On Thursday, California’s state assembly voted 69-0 to pass the CROWN Act (Create a Respectful and Open Workplace for Natural Hair), a bill that explicitly includes hairstyles and hair textures under its equal rights protections. Senator Holly Mitchell, a Democrat representing Los Angeles, introduced the proposal. This important bill is now awaiting signature from California Governor Gavin Newsom (a Democrat) before it can be signed into law.
The bill makes California the first state to ban discrimination against natural hair. Why is this so meaningful? In short, because discriminatory practices have long been baked into policies that operate under the veil of “professionalism” or “dress codes.”
Without a doubt, this negatively impacts black people—and especially, black women—at work, in the military (there was a ban on dreadlocks until 2017) and even in other situations, like going through airport security. (You might remember that the TSA faced allegations about “racially discriminatory” hair searches, and have since had to change their practices.)
The bill doesn’t dance around this reality, which is nice to see. The bill (basically) wants to update the state’s existing anti-discrimination law to expand on “race.” This means that “traits historically associated with race” would be explicitly protected.
Here’s how the bill breaks it down in its text:
"Workplace dress code and grooming policies that prohibit natural hair, including afros, braids, twists, and locks, have a disparate impact on Black individuals as these policies are more likely to deter Black applicants and burden or punish Black employees than any other group.”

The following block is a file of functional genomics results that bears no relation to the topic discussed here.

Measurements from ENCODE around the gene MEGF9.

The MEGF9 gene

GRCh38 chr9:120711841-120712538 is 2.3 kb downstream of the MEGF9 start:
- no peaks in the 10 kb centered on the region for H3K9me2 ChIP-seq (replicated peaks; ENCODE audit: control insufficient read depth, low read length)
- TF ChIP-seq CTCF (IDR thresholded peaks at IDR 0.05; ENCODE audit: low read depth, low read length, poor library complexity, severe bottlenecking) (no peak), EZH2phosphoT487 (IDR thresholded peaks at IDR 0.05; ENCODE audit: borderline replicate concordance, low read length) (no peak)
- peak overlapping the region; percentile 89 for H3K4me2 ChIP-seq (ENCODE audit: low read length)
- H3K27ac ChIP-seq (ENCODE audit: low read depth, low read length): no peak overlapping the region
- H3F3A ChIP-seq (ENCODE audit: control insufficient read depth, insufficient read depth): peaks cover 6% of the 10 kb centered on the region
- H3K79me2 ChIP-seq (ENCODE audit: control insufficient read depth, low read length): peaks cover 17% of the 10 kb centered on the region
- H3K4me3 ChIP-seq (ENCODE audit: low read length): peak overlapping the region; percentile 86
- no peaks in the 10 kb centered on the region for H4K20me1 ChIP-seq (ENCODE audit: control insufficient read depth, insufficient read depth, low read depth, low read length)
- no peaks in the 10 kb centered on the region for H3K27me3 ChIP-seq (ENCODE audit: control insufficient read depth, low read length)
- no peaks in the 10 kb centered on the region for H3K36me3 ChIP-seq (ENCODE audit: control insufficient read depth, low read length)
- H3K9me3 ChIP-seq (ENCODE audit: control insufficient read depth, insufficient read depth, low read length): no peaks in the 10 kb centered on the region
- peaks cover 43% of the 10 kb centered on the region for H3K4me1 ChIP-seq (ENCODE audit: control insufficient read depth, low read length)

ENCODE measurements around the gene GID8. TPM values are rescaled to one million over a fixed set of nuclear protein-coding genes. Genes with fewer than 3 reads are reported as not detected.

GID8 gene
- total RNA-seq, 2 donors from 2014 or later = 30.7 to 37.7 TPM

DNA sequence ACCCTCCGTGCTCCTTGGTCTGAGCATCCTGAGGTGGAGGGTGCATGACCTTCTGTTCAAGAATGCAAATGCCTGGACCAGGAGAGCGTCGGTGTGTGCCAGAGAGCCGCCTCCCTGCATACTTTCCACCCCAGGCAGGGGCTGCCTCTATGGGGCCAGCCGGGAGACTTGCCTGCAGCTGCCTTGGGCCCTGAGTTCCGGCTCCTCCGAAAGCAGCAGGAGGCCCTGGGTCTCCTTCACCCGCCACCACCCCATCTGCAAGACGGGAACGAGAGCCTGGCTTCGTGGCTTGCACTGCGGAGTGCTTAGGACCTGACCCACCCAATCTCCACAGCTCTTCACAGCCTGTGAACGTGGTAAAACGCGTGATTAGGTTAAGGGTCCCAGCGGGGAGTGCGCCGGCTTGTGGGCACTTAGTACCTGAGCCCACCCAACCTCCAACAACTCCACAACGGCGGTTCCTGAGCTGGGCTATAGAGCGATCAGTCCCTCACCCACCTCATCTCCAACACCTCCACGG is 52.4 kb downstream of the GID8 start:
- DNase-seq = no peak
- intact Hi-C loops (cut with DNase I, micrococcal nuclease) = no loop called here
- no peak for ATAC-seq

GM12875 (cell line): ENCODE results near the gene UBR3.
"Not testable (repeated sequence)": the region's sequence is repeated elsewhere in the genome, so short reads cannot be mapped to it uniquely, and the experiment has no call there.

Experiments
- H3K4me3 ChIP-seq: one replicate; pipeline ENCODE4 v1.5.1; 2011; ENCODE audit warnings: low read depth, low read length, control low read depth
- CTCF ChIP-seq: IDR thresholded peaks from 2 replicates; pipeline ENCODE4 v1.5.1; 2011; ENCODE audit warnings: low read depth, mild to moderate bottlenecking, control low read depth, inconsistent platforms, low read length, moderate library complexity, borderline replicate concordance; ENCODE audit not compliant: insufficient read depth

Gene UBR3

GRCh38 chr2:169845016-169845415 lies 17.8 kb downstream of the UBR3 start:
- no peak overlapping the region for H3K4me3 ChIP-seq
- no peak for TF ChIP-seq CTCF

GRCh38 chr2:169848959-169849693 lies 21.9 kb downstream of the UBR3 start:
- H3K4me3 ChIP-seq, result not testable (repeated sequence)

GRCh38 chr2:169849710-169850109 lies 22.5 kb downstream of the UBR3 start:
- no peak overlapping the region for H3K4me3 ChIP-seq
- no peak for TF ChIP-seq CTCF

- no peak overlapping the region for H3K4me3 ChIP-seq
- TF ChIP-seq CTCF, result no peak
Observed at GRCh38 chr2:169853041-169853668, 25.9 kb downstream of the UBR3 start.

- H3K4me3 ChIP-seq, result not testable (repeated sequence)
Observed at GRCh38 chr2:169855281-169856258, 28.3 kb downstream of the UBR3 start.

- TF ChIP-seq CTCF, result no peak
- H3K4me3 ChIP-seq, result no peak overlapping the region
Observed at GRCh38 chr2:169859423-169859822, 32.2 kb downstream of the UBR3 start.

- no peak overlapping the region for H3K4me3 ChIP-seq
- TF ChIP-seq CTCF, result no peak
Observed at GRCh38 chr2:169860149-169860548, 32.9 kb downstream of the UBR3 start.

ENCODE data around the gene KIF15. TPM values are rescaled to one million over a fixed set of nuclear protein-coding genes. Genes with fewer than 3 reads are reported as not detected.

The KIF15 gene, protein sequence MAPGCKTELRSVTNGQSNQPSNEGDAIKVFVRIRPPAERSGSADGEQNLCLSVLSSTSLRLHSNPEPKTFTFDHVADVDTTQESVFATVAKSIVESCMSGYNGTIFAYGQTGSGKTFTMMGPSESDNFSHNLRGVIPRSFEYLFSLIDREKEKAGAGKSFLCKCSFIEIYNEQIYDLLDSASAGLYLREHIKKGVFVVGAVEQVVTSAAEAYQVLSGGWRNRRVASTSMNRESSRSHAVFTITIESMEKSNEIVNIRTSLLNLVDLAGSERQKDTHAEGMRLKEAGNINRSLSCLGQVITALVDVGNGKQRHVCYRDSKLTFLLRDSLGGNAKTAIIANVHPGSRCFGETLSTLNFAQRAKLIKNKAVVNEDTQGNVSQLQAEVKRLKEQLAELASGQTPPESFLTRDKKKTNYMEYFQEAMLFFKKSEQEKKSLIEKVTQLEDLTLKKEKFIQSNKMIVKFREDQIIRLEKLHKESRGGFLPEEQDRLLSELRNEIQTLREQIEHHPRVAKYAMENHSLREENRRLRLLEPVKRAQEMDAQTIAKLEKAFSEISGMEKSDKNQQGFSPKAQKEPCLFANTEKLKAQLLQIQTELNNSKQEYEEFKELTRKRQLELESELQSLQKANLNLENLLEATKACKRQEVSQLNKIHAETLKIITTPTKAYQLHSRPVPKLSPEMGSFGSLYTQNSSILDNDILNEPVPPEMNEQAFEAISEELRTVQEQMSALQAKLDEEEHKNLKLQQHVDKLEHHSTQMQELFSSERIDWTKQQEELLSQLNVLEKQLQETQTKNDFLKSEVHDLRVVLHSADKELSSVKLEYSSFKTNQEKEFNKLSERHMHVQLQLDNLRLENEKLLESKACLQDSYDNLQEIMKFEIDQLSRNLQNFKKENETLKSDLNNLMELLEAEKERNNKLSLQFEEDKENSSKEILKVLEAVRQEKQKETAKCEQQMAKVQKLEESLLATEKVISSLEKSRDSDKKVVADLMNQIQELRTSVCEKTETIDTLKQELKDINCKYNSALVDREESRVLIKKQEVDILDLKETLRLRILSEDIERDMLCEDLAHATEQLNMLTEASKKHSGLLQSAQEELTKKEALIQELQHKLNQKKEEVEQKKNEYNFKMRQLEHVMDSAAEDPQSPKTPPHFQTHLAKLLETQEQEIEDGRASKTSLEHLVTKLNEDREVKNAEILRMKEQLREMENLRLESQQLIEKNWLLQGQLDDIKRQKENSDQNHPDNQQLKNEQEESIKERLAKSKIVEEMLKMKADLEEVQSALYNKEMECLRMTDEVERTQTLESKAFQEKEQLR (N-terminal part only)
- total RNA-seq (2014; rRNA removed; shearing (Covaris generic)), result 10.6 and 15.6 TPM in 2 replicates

And again: Anti-blackness is a systemic problem. When we talk about an agreed upon presentation of “professionalism,” it’s almost exclusively linked to European standards of beauty and presentation. This can, obviously, have a deep impact on one’s body or self-image, but also real-world consequences. Imagine getting sent home from work because your supervisor deemed your hairstyle inappropriate? Or, as a child in school, being disciplined because you chose to wear your hair as it naturally is, and forewent a chemical treatment? If you’re black in the U.S., these scenarios probably aren’t so imagined.
Long-term, people may lose out on job opportunities, promotions, or even getting as much class time in school.
One example? Chasity Jones
, a black woman in Alabama who believes she lost a job opportunity because she (understandably) didn’t want to cut off her dreadlocks. (A federal appeals court eventually voted against her, but may have decided differently, if this sort of bill was in place.)
California is in a minority to have this progressive legislation, but they aren’t alone. New York City recently passed
legislation that protects black hairstyles, including afros, cornrows, and fades. This legislation also aims to give recourse to people who have been discriminated against or harassed because of their hairstyle.
The California legislation also does a great job of including people in public schools, grades K-12. Already, black students are more likely
to be unfairly disciplined, suspended, or expelled from school compared to their white peers. Black girls are more likely
to be sexualized, accused
of violating school dress codes, and labeled as “aggressive.” The CROWN Act is a big step in the right direction, and it’s time for the rest of the country to catch up. Oh—and put serious
funding and effort into supporting black youth (and adults) and dismantling these systemic barriers.